Of course, the number one thing every child needs is love. But let's assume you adore your preschooler. What's the top ten list to help him thrive?
Structure: Regular routines help kids feel safe, and are vital for preschoolers, who grapple with big fears on a daily basis. The world is chaotic and scary to them; their household should be predictable. A calm, orderly and fun atmosphere, with regular meal and bedtime routines, will produce happier children who have the internal resources to meet daily developmental challenges.
Enough sleep: Preschoolers may resist bedtime, but without sufficient sleep, three to five year olds simply do not have the resourcefulness to cope with the demands of their day. Develop a regular routine that helps her wind down and start relaxing well before bedtime.
Control over their own food intake: Give them responsibility for how much they eat. Remember that children need frequent small meals, and if you don't provide that, they'll end up snacking all day. If you always provide a variety of healthy food, you can feel comfortable letting them choose which ones they eat and how much. Never set up a clean plate as the goal; instead, when they say they're done, ask them how their body feels. Obesity starts in preschool. If you're bothered by throwing the food away, buy a composter -- and ask yourself why not wasting food is more important than your child's future physical health and body image?
Empathic limits: Kids this age need guidance and limits, but remember that their brains are still developing. They get flooded with emotion very easily. When you set limits, they get upset. It helps them to calm themselves if you empathize with their disappointment or anger. Doing this now will help them learn to control their own emotions over time, and to maintain their equilibrium in the face of upsets as they get older.
School or other peer engagement -- for a few hours. School is great for kids three and older, and usually is preferable to a full day at home with a parent or caregiver. But we need to remember that kids under the age of five have to work very hard to hold it together in a group setting. Their cortisol levels -- that's the stress hormone -- are extremely elevated while they're at school. Most children of three are not ready for a full day of school -- that's why they're called preschoolers! They do much better with a nap and the afternoon at home after school. For three year olds, half days are perfect if you can swing it. And no child under the age of seven is ready to be in an institution until 5 or 6pm daily. The cost of a babysitter to be with your child at home half days after school will more than pay off in a calmer, happier, child.
Downtime: Everything is stimulating to your preschooler, from seeing the dump truck on the street to the candy in the grocery store. While playdates and field trips stimulate his emotional and intellectual development, he needs substantial unstructured time at home to simply play and regroup in the safety of his cozy home base, where he can let his hair down and take a deep breath in a quiet place.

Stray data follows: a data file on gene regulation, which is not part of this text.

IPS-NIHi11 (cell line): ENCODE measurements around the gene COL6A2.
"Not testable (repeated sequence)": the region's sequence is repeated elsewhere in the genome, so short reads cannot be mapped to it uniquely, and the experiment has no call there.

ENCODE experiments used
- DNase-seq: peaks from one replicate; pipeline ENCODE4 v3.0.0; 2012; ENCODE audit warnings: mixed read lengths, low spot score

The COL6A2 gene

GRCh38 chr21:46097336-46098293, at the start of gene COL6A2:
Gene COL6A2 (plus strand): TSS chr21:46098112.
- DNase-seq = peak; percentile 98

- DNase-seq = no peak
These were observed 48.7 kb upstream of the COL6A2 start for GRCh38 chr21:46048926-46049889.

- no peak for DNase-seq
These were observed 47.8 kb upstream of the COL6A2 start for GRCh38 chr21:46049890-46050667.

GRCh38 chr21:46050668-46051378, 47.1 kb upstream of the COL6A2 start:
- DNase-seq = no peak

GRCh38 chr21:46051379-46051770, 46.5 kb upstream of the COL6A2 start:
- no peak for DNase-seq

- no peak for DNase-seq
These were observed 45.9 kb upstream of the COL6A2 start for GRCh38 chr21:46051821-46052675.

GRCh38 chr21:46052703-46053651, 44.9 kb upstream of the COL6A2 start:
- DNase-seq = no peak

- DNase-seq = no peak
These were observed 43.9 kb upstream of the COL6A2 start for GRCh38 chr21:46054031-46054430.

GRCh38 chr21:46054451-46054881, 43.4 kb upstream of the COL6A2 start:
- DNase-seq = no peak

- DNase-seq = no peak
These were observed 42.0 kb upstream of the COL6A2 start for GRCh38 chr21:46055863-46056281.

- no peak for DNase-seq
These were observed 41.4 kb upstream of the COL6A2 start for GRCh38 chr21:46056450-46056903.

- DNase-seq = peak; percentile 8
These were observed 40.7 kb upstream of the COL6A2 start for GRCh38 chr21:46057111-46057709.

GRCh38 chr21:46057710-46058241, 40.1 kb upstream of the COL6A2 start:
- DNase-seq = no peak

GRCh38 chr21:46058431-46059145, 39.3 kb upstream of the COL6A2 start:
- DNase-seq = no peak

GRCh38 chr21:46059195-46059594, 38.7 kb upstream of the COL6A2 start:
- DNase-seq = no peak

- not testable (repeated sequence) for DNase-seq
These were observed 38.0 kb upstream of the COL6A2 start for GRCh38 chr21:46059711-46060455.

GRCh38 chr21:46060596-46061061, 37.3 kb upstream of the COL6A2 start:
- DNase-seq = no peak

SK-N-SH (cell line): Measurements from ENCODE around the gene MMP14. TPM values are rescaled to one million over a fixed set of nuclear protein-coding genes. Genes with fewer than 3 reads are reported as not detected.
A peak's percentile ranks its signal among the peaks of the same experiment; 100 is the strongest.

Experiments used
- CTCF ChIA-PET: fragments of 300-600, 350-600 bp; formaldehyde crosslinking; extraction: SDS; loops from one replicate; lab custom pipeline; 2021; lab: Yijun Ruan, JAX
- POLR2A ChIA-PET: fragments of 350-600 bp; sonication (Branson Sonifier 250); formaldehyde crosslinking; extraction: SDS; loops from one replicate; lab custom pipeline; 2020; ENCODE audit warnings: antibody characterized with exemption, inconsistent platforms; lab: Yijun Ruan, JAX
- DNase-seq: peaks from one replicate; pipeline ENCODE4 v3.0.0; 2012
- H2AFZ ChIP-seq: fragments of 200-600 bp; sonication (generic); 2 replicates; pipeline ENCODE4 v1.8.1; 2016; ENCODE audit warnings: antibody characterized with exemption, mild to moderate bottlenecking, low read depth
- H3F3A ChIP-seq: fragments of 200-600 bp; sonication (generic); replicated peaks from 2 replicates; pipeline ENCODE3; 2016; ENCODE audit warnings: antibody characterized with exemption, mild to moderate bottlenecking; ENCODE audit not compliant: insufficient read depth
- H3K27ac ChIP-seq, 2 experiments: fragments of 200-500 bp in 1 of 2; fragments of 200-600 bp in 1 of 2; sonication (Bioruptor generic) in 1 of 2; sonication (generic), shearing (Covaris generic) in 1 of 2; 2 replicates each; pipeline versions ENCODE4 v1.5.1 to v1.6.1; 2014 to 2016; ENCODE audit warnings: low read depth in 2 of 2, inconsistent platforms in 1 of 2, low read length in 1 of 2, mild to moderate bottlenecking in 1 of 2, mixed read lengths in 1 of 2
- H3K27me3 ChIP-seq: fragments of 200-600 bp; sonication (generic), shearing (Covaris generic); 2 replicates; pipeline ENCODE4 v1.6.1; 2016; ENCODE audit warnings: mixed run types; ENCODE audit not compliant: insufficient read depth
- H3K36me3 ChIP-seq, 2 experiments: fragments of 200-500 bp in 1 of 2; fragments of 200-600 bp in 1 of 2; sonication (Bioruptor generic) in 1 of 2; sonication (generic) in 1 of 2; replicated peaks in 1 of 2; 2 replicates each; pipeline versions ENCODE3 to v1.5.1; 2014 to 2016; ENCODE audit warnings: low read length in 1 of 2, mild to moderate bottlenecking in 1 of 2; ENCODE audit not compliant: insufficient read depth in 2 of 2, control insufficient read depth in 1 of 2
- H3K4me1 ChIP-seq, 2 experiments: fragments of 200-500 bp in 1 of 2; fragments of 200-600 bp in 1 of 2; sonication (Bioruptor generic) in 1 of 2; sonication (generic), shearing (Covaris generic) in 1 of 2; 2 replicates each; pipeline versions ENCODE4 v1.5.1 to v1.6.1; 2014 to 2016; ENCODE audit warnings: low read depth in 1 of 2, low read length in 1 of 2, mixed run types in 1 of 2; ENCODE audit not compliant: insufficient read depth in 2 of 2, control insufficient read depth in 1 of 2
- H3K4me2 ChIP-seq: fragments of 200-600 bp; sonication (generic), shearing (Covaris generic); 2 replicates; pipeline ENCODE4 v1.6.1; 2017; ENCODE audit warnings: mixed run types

Substantial time with parents: Lots of intimate time with physically and emotionally affectionate parents is critical for your preschooler's emotional -- and even brain -- development. This means what psychologists call "Floor Time," which is getting down on his level to work together building that train track or tower. The point isn't the intellectual work of the building, but the emotional connection you make over it -- and the nurturing support you offer when the project inevitably runs into snags. If you can't bear one more game of superhero or dollhouse, offer your child "Cozy Time" instead. Just snuggle up on the couch with a pile of books for a lazy half hour, and make sure you take plenty of time out to talk about what you're reading, or about her day.
Help in learning to express herself effectively: Whining can drive even the most patient parent crazy. But every child needs to learn to express her needs and desires effectively. For some secrets to minimizing whining, see the Tip of the Week on whining.
Help in learning to structure her own time: Parents of preschoolers in our culture face a big challenge. Kids don't have lots of siblings or cousins readily accessible to play with, and parents have other things to do. How to keep kids constructively occupied? Many parents solve this by letting their kids spend too many of their awake hours watching TV or playing computer. Because preschoolers' brains are still in a critical developmental phase, this changes the way their brains develop, literally shortening their attention spans for life. Every child needs to learn to manage those moments of uncertain emptiness, otherwise known as "Nothing to Do," and practice choosing their next engaging activity.
Opportunities to become competent: Kids develop self esteem from two sources: being loved and accepted as they are, and feeling powerful in the world. Preschoolers need plenty of opportunities to develop their sense of power, or competence. How? Let him do it himself. Praise effort, not results. Offer structure to help him succeed ("If we practice every day you'll get the hang of it.") Model positive self-talk ("Practice makes perfect. Try, try again."). Minimize the number of times your child gets the message that her actions don't matter. Affirm her ability to impact the world.
Dr. Laura Markham